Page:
Is it possible to be scared into better health?
Officials at the New York City Department of Health and Mental Hygiene hope so. They’ve launched a startling new poster campaign intended to warn the public against obesity.
The poster depicts a man with Type 2 diabetes and an amputated leg with a graphic that shows how sizes of soft drinks have increased over time. The accompanying text reads: “Portions have grown. So has Type 2 diabetes, which can lead to amputations. … Cut your portions. Cut your risk.”
As the health department explained in an e-mail, the goal of the campaign, launched last week, is “to provide an evidence-based, realistic representation of the health consequences of excessive portion sizes.”
Realistic though those consequences may be, New York is clearly taking a shock and gross-out approach to its battle against obesity. And as Canadians will recognize, it’s not unlike the tactic Health Canada uses in its graphic warning labels on cigarette packages.
The question is, does it work?
A 2009 report by the International Tobacco Control Policy Evaluation Project noted that 91 per cent of smokers in Canada read tobacco warning labels and 84 per cent of smokers viewed them as a source of health information, after the country introduced large graphic anti-smoking labels in 2001. The Waterloo, Ont.-based international study also said health warnings, particularly large pictorial warnings, can promote smoking cessation. And although repeated exposure can reduce their effect over time, the report suggested vivid warnings are more likely to retain their salience.
“There is data that suggest shock tactics do in fact help in reducing smoking rates,” says Yoni Freedhoff, an obesity expert who directs the Ottawa-based Bariatric Medical Institute, “so it might follow that they’d be useful with soda as well.”
The poster of the man with an amputated limb is only the latest disturbing campaign launched by the U.S. city. In 2009, the health department famously made television audiences squeamish with spots showing a man opening a soda can and pouring from it, then drinking a glass of yellow goop resembling human fat. A separate ad showed a man gulping packet after packet of straight sugar to illustrate how much sugar is in sweetened drinks.
As waistlines everywhere are expanding, other jurisdictions have also considered resorting to scare-them-slim tactics. Last year, the Australian Medical Association reportedly proposed to develop anti-obesity advertisements modelled after New York’s. And in recent weeks, the Strong4Life movement by the non-profit Children’s Healthcare of Atlanta has been making headlines for its “stop childhood obesity” ads, which show various unhappy, overweight children speaking about the social and physical consequences of their weight.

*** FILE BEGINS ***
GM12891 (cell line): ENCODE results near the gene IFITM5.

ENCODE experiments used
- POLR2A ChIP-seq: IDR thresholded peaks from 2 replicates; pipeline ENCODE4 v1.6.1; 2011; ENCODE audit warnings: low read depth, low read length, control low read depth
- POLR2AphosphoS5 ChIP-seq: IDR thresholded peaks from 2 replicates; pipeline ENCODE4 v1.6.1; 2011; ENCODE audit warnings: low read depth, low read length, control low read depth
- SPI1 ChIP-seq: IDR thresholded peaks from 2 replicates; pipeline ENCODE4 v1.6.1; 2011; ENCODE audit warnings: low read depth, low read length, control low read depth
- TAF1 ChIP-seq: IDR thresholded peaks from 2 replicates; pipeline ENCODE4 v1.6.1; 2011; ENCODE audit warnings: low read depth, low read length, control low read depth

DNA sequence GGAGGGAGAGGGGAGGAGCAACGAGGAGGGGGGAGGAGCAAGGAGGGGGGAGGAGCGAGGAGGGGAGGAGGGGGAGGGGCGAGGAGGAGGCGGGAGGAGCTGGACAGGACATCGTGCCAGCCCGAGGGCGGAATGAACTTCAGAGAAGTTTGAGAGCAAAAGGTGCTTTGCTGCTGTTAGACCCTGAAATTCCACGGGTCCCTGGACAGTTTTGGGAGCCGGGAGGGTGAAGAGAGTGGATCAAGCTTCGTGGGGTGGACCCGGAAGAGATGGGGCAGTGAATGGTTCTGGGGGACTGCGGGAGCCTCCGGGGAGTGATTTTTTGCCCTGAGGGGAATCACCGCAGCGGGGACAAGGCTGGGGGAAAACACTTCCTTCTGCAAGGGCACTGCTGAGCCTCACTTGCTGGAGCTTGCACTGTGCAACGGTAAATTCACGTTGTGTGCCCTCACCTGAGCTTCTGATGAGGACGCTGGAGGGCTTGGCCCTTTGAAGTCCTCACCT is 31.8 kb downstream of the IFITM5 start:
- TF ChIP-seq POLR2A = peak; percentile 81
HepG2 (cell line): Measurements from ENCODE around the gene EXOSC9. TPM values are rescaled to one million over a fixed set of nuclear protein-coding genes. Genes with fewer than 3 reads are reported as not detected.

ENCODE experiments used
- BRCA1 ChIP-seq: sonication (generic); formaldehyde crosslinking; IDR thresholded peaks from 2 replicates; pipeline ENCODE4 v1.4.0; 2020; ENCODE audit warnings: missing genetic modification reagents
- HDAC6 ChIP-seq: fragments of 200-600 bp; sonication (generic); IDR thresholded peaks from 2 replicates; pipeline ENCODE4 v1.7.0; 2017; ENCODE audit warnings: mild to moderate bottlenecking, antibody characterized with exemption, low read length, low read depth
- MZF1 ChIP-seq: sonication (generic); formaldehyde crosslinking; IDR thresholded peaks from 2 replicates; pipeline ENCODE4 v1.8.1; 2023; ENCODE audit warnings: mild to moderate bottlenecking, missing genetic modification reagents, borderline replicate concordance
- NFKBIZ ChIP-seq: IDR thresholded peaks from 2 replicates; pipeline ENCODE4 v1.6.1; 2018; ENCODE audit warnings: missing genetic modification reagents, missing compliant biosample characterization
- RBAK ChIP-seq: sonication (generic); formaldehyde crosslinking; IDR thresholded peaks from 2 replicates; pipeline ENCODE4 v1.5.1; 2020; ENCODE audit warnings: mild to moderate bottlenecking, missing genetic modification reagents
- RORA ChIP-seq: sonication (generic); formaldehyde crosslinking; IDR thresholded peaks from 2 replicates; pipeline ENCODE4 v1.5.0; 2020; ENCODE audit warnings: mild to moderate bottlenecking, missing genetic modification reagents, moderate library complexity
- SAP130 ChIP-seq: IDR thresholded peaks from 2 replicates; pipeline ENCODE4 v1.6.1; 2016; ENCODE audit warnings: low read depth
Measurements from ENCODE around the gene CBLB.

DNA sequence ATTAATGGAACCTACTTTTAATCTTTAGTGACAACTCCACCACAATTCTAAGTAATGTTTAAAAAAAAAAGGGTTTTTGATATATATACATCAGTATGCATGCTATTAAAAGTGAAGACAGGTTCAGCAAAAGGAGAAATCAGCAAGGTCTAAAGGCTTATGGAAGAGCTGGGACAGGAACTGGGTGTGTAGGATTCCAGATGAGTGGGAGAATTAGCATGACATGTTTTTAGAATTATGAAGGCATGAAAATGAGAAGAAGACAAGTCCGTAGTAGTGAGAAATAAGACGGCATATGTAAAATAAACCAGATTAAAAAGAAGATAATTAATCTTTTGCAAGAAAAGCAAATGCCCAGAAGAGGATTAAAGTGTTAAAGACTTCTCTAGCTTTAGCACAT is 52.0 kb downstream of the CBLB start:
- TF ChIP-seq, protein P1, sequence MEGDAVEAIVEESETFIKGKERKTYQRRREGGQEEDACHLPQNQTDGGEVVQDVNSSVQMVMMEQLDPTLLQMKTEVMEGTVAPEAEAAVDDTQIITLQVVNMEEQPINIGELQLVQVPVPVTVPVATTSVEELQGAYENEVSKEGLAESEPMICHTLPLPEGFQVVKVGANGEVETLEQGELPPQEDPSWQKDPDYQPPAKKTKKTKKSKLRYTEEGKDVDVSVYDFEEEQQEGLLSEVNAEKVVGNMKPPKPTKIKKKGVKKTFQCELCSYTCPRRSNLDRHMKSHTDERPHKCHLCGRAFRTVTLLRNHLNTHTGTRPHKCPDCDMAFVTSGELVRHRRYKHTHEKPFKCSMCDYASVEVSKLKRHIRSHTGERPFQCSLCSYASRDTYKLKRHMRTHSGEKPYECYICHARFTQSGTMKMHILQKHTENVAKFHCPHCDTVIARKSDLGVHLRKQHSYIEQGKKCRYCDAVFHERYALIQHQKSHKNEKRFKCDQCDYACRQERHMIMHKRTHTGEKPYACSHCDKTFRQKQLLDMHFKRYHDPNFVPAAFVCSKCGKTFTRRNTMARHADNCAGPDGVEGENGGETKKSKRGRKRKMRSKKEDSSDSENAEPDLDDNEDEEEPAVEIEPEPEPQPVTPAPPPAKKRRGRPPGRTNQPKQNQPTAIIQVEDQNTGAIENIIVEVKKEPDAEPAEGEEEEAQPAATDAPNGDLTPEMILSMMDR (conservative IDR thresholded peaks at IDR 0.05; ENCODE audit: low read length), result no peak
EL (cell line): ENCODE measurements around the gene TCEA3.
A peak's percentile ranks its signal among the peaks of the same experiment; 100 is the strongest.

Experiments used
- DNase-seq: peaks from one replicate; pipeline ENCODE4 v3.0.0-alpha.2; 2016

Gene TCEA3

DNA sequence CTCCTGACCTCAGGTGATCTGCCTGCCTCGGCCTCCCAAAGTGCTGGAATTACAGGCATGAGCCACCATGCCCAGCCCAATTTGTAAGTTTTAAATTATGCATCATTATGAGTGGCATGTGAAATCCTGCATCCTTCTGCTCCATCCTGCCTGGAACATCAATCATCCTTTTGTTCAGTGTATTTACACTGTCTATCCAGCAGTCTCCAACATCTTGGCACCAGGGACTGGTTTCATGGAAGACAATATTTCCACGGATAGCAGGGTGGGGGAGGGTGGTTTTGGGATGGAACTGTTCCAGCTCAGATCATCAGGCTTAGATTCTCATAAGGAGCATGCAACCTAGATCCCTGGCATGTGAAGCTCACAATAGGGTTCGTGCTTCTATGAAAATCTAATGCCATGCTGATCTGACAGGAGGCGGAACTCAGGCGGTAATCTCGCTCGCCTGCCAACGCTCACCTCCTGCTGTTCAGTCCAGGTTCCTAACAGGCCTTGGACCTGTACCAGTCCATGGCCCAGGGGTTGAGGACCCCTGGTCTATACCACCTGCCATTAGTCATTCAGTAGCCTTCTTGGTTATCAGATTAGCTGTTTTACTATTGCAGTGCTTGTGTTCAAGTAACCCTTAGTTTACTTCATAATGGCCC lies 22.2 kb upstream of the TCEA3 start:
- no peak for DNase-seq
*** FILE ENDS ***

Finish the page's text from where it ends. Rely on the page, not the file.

In one spot, a child referred to as “Jaden,” sullenly explains: “I play video games. That’s what I like to do. I don’t have to be around other kids. Because all they want to do is pick on me.”
According to Toronto marketing expert Alan Middleton, these kinds of blunt strategies meant to threaten people into changing their health habits do, in fact, work, but only on people at the low end of the risk.
“It’s most likely to [work with]people who are worried about it, who may be either trending slightly toward overweight with themselves or their family, or just paranoid about being this way,” says Dr. Middleton, who is an assistant professor of marketing at York University’s Schulich School of Business. “What it won’t work with … is with the people with the significant problems and the significant risk.”
The reason those at greatest risk aren’t swayed by shock ads is because they tend to block out such warnings.
“People, by and large, say ‘I know, I know, just don’t tell me. I need another cigarette to help me. I need that pork pie. I need to go to McDonald’s,’ ” he says, noting that aggressive ads can elicit more avoidance of any behavioural change.
Shock campaigns may not make their health problems any worse, he says, but “it certainly doesn’t make it better.”
In fact, he says, some companies have managed to cash in on people’s rebellion against health warnings, such as the British cigarette brand Death, which was one of the hottest-selling cigarette brands among teenagers in the 1990s, and, more recently, KFC’s overtly indulgent Double Down.
Dr. Middleton says anti-obesity campaigns would be more effective if they focused on how people can take small steps that accumulate to sustainable behavioural change. After all, he says, it’s not their attitudes about obesity that need changing; it’s their behaviour. People who go on crash diets out of panic, for instance, rarely succeed in long-term weight loss.
One weight-loss marketing tactic that’s on the right track can be seen in ads that show models saying, “I lost a certain amount of weight,” because they convey the message that it can be done, Dr. Middleton says.
Unfortunately, too often, instead of showing moderate weight loss, most of these ads show an exaggerated amount of weight loss, he says.
“In the point of exaggeration, it begins to lose credibility.”